In a meeting with DfES representatives many years ago, it was confirmed to me and Heads of other similar schools that it remained official DfES policy that a small number of pupils would continue to be placed by Local Education Authorities in special schools (some on a residential basis). As Headteachers of special schools recognise, the vast majority of pupils will continue to have their learning needs effectively met in mainstream provision. However, my experience with some officers from Local Education Authorities is that all Specific Learning Difficulties can be met in mainstream schools. This is clearly in contradiction of DfES policy.
There is no doubt that Local Education Authorities are under tremendous pressure to stay within designated budgets of expenditure. For a small authority to have a family move into their catchment area that already have two or three siblings placed in a residential special school must be enormously difficult. It has been noted by a number of Headteachers that when funding is no longer an issue, Local Education Authorities appear to have a more positive view of possible placements in special schools. In reality, is this the nub of the problem? If we remove the problems of pressures on LEAs’ budgets, would we have a more practical and effective policy on placements in special schools?
There is currently a category of schools known as DfES approved independent special schools that have previously volunteered to be inspected by DfES and Ofsted in order to be approved as provision for Special Needs. There is a plethora of evidence to demonstrate that these schools are being disallowed to be part of this country’s provision for Special Needs. Despite the moves in the 1990s towards early identification of Special Needs, schools such as my own continue to have referrals of pupils not only as late as Year 9 but also in Year 10 and Year 11 which is when things have completely fallen apart.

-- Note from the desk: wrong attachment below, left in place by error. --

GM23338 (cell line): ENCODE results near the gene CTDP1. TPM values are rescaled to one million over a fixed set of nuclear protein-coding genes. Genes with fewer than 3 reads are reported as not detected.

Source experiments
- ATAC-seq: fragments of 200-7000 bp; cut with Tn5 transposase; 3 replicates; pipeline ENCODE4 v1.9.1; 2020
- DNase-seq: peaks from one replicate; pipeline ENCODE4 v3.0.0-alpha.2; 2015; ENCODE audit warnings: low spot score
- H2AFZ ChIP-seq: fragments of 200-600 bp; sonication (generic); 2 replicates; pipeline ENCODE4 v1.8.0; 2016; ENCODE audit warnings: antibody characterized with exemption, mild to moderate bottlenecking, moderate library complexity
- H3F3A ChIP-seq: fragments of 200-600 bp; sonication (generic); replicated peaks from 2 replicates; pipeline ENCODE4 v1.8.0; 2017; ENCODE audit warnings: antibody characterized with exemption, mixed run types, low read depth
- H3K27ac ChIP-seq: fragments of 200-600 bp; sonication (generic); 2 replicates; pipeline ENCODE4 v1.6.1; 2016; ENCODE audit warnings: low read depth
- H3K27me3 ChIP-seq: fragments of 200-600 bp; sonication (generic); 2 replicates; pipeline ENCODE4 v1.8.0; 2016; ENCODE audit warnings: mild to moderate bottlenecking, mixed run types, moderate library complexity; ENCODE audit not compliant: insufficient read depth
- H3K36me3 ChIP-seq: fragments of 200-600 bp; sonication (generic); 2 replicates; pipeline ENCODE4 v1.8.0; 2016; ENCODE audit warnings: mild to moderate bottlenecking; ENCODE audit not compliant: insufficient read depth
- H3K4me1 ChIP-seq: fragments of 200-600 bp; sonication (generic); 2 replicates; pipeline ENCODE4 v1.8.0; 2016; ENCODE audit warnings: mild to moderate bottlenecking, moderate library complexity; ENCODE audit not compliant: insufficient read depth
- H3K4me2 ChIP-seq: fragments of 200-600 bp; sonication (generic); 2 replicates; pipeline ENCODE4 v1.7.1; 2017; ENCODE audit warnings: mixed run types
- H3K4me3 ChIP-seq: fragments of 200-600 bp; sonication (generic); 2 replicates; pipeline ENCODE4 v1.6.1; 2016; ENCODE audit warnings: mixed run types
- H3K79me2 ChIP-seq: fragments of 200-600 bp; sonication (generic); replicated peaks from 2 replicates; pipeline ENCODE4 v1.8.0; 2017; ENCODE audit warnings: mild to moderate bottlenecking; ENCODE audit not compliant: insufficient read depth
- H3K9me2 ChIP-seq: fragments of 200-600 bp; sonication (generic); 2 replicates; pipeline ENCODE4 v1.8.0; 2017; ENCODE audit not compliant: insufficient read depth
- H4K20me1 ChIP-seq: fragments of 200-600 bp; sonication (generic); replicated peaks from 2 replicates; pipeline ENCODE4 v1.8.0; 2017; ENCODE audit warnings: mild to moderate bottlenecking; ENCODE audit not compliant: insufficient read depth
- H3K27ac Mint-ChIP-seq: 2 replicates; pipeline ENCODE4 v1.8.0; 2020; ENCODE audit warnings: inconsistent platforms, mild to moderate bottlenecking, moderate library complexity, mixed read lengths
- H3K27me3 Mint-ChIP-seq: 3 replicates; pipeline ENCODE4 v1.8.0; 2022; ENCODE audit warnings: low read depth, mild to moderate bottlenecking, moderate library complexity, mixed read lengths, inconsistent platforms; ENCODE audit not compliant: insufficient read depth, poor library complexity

Present Government policy includes the slogan that ‘Every Child Matters’. However, with the differing attitudes towards special school placements from LEA to LEA (often referred to as the ‘postcode lottery’), and a granting of special school provision only when things have gone disastrously wrong, it is clear that children are being disadvantaged when parent preference is denied. Decisions that are taken on a short term financial gain criterion are resulting in a long term cost to society by producing individuals who are not independent learners and become highly or totally dependent on society support. Special studies continue to underline that a high proportion of the prison population suffer from Specific Learning Difficulties.
What if the word ‘inclusion’ is no longer used and the phrase ‘meeting needs’ is substituted in its place? Perhaps we can then move away from the emotive language and personal baggage that has taken over the concept of inclusion and move towards a fairer and more effective provision for Special Educational Needs throughout the country.
Although this article was written many years ago, much of the information is interesting and still I believe relevant.